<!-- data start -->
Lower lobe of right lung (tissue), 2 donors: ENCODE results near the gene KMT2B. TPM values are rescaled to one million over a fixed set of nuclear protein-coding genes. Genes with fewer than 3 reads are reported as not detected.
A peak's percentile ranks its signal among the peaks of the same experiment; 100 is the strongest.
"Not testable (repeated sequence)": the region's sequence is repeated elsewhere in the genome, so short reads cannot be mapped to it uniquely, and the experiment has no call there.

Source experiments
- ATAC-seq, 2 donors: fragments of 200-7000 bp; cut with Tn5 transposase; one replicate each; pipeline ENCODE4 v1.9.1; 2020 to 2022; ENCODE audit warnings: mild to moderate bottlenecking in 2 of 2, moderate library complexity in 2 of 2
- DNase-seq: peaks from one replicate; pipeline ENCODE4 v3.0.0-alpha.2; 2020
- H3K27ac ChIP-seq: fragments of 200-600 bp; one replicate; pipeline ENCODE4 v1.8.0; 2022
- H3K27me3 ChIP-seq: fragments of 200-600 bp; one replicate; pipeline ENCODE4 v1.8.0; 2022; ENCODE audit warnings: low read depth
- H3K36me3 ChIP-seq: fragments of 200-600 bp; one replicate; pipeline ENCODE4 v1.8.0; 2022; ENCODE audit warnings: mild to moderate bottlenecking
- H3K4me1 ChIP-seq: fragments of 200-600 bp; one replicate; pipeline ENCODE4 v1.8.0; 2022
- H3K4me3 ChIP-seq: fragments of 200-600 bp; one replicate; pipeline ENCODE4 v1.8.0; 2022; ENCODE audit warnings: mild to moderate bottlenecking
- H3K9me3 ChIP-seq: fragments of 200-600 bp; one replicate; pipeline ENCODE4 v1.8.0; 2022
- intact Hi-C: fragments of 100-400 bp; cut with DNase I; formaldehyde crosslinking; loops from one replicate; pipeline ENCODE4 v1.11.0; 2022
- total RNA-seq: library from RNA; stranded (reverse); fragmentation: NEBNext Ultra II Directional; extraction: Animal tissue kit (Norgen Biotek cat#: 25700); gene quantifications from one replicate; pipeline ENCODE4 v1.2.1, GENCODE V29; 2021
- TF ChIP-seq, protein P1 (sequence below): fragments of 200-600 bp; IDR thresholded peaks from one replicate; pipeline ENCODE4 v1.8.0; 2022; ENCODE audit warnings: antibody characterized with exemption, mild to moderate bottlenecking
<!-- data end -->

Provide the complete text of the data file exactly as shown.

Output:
Lower lobe of right lung (tissue), 2 donors: ENCODE results near the gene KMT2B. TPM values are rescaled to one million over a fixed set of nuclear protein-coding genes. Genes with fewer than 3 reads are reported as not detected.
A peak's percentile ranks its signal among the peaks of the same experiment; 100 is the strongest.
"Not testable (repeated sequence)": the region's sequence is repeated elsewhere in the genome, so short reads cannot be mapped to it uniquely, and the experiment has no call there.

Source experiments
- ATAC-seq, 2 donors: fragments of 200-7000 bp; cut with Tn5 transposase; one replicate each; pipeline ENCODE4 v1.9.1; 2020 to 2022; ENCODE audit warnings: mild to moderate bottlenecking in 2 of 2, moderate library complexity in 2 of 2
- DNase-seq: peaks from one replicate; pipeline ENCODE4 v3.0.0-alpha.2; 2020
- H3K27ac ChIP-seq: fragments of 200-600 bp; one replicate; pipeline ENCODE4 v1.8.0; 2022
- H3K27me3 ChIP-seq: fragments of 200-600 bp; one replicate; pipeline ENCODE4 v1.8.0; 2022; ENCODE audit warnings: low read depth
- H3K36me3 ChIP-seq: fragments of 200-600 bp; one replicate; pipeline ENCODE4 v1.8.0; 2022; ENCODE audit warnings: mild to moderate bottlenecking
- H3K4me1 ChIP-seq: fragments of 200-600 bp; one replicate; pipeline ENCODE4 v1.8.0; 2022
- H3K4me3 ChIP-seq: fragments of 200-600 bp; one replicate; pipeline ENCODE4 v1.8.0; 2022; ENCODE audit warnings: mild to moderate bottlenecking
- H3K9me3 ChIP-seq: fragments of 200-600 bp; one replicate; pipeline ENCODE4 v1.8.0; 2022
- intact Hi-C: fragments of 100-400 bp; cut with DNase I; formaldehyde crosslinking; loops from one replicate; pipeline ENCODE4 v1.11.0; 2022
- total RNA-seq: library from RNA; stranded (reverse); fragmentation: NEBNext Ultra II Directional; extraction: Animal tissue kit (Norgen Biotek cat#: 25700); gene quantifications from one replicate; pipeline ENCODE4 v1.2.1, GENCODE V29; 2021
- TF ChIP-seq, protein P1 (sequence below): fragments of 200-600 bp; IDR thresholded peaks from one replicate; pipeline ENCODE4 v1.8.0; 2022; ENCODE audit warnings: antibody characterized with exemption, mild to moderate bottlenecking